The Center’s chief communications officer, Megan Wendell, offers a look into the digital communications strategies that informed our new website.
The Pew Center for Arts & Heritage is dedicated to fostering a diverse cultural ecology and a robust exchange of ideas on creative practices today. As we approached a redesign of our website, we wanted to create a destination that both showcases the work of the artists and organizations we fund and provides accessible resources to the broader fields of contemporary cultural practice and grantmaking. We took a holistic, user-centric approach to give visitors tools to quickly find what they need as well as opportunities to spend more time delving into thought-provoking ideas.
A User-Centered Design
As with any communications project, we started with a focus on our audiences and their needs. Our main goal was to make the Center’s website more user-friendly, with clear pathways to the information different visitors need: updates on our grantees and their work, our grantmaking calendar and application process, and forward-thinking practices from a global network of cultural practitioners. To that end, we streamlined the site’s main menu navigation and home page and made our “How to Apply” page easier to read and navigate.
We know that many of our visitors come to the Center’s site to stay up to date on Philadelphia’s cultural scene and the programs and events of our grantees. Our new Project grant pages provide all the essential details in one place, from a description of the project, grant details, and an organization’s grants history to scheduled events and related interviews or essays. Our Pew Fellow pages spotlight each artist’s work with images, artistic inspirations, and interviews.
Across the site, we bring to the forefront the connections among the work and ideas of our region’s cultural community and our extensive collection of conversations with noted field leaders—learning that grows out of our experience as grantmakers. Working in collaboration with CHIPS and Alphex Information Solutions, we developed ways to make these connections—and the multiplicity of perspectives represented—more visible to our website users.
At the bottom of many pages on the site, you’ll find a “Connections” section that suggests some of the most relevant related content from our grantees and an international community of practitioners. On a page for a recently published interview with filmmaker Terence Nance, for example, you’ll find links to related articles and interviews, Nance’s BlackStar Projects exhibition, and Pew Fellows who work in similar disciplines.
A New Editorial Hub
Our new online home for our Questions of Practice library invites you to follow your curiosity and explore both the latest conversations with artistic innovators and our extensive archive of videos, essays, interviews, and in-depth publications.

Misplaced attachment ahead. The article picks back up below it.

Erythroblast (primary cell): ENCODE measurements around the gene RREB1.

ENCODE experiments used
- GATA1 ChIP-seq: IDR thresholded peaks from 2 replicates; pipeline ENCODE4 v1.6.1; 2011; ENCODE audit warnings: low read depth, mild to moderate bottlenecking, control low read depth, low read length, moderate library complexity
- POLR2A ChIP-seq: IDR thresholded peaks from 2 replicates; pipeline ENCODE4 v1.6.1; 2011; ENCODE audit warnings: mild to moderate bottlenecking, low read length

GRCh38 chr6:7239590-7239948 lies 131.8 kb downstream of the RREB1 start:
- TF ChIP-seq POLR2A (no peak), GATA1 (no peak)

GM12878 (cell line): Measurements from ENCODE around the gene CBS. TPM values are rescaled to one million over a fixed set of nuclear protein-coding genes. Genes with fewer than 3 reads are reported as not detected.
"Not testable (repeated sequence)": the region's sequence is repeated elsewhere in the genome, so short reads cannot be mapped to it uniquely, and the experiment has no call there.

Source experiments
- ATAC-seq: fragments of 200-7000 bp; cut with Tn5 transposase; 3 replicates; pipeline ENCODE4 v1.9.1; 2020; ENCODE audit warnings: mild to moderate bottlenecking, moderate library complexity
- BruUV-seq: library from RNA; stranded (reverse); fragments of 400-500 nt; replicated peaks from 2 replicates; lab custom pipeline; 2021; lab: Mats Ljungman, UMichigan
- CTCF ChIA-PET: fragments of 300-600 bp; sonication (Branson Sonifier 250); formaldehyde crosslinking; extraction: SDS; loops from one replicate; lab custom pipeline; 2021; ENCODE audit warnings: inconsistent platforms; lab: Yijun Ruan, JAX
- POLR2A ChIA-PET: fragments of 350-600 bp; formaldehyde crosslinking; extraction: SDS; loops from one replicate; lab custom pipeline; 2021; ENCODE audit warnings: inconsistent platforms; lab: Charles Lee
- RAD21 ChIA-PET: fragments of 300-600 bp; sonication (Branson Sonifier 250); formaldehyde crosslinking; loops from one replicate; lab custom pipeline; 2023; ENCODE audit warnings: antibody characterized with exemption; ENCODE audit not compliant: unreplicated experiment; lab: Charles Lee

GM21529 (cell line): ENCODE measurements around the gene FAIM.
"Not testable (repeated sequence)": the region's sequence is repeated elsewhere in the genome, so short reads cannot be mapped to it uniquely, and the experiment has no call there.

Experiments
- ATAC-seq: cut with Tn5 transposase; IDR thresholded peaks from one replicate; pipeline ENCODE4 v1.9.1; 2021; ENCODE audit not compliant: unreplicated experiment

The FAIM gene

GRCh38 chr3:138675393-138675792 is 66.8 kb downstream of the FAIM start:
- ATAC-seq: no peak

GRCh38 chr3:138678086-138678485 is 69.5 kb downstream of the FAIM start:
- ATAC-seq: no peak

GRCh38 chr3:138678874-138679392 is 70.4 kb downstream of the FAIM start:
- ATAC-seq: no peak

This editorial library is organized through five primary areas of inquiry:
- What drives cultural practitioners to experiment, discover, and create?
- How can art effect social change?
- How are audience expectations and public participation changing?
- How can history and traditions be reimagined for today’s audiences?
- What issues are driving arts leaders today?
Within each of these topics, you can now dive into more specific subjects—such as curating now, technology in art, social & community-based practices, legacy & archives, and more—for a multifaceted discourse on issues critical to creative practice.
The site’s elegant, clean, and photo-driven aesthetic lets the work of our grantees take center stage, while video content is displayed more prominently with expandable transcripts offered just below each video. Font variations are minimal, to support but not distract from bold photos of artistic works and the words of creative makers.
You’ll also see color used throughout the site as a visual navigation guide, with specific colors assigned to each of our grant programs, editorial content, and other areas of our work. For example, information and announcements from the Center, like the post you’re reading now, all share a purple header, and our Pew Fellows are represented with pink.
Built to Grow
As website best practices and content evolve over time, it’s important for us to be able to support a broad range of future needs, some of which may be completely unknown at launch time. The design and content management systems developed with CHIPS and Alphex offer us flexibility to build on existing functionality as the Center's online offerings evolve.
I hope you enjoy exploring the new pewcenterarts.org. Do you have questions or feedback for our team? I welcome you to email us at firstname.lastname@example.org.
Megan Wendell leads the Center’s communications team, overseeing strategy, marketing, editorial platforms, and grantee consultations on communications and audience engagement topics. Previously, she was founder and president of an award-winning communications firm that specialized in telling the stories of art, culture, philanthropy, and causes.